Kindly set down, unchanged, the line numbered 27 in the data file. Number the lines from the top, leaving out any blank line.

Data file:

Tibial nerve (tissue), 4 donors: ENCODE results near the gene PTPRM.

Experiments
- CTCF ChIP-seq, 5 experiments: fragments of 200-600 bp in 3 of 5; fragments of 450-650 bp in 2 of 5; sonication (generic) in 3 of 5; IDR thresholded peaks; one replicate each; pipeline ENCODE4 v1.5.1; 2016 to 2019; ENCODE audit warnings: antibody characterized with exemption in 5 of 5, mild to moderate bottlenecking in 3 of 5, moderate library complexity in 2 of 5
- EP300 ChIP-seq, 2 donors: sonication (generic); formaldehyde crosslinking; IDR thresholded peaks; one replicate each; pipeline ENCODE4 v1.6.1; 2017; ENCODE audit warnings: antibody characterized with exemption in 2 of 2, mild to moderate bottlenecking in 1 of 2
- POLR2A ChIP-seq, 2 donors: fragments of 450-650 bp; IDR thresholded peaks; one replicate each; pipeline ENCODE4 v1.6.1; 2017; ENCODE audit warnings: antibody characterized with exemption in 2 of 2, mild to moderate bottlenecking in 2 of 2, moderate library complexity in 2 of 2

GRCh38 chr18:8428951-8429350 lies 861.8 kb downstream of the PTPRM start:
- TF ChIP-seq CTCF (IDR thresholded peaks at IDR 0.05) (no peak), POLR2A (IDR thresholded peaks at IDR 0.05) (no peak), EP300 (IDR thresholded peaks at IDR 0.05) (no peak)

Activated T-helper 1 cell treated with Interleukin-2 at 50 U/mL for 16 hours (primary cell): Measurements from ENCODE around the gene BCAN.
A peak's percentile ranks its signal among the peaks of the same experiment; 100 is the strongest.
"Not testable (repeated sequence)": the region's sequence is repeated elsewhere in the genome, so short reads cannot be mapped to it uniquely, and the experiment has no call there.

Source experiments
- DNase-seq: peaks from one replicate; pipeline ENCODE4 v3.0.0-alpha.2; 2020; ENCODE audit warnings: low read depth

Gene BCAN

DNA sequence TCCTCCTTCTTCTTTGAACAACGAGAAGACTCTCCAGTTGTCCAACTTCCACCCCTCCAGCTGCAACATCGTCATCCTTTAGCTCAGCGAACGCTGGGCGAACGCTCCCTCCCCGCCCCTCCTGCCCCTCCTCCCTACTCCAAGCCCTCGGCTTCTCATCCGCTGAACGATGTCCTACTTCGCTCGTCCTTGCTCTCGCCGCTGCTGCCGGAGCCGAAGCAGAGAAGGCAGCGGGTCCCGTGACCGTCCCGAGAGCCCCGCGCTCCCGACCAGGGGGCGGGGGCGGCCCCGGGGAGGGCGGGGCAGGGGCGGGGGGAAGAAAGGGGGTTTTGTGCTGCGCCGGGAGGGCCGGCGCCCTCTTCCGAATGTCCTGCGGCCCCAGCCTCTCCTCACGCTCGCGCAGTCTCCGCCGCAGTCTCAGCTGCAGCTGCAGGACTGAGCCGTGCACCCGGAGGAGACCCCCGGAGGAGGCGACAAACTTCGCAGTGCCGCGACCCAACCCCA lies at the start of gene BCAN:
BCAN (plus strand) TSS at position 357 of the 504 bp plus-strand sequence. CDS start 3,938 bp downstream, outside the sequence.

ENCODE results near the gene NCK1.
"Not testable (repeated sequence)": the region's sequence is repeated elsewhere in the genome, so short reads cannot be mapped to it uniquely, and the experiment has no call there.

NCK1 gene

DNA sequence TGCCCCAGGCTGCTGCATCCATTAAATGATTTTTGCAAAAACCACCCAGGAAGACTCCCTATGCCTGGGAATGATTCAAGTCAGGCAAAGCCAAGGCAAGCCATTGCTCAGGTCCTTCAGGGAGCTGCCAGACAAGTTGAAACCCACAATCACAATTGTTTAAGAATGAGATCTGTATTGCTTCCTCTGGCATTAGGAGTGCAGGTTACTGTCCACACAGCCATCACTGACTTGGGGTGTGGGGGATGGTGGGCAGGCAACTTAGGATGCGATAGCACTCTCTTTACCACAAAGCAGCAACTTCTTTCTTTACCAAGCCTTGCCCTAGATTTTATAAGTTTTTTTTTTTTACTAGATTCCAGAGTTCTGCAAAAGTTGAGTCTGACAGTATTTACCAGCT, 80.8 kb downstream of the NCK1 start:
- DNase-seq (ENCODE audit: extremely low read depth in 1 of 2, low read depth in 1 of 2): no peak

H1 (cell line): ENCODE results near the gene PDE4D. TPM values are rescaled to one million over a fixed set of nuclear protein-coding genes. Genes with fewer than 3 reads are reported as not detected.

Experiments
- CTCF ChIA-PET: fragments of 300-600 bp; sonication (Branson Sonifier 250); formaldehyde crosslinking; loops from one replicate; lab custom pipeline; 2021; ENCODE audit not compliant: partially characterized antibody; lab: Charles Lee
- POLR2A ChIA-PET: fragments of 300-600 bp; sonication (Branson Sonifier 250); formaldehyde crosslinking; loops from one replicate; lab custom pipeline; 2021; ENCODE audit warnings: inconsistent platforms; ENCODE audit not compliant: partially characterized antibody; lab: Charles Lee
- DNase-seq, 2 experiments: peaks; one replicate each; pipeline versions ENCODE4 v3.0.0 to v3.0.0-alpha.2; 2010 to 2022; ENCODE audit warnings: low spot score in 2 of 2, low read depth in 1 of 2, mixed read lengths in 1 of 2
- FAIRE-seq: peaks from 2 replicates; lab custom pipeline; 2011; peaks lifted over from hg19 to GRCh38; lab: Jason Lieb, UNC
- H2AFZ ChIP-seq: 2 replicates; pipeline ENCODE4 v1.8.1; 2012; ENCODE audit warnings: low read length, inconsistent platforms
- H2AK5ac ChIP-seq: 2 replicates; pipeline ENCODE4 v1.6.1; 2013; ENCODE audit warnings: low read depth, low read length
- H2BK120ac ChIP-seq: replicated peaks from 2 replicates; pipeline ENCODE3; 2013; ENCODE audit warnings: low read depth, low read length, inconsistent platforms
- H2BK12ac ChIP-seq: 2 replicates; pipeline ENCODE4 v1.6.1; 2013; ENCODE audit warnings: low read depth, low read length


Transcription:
- H2AFZ ChIP-seq: 2 replicates; pipeline ENCODE4 v1.8.1; 2012; ENCODE audit warnings: low read length, inconsistent platforms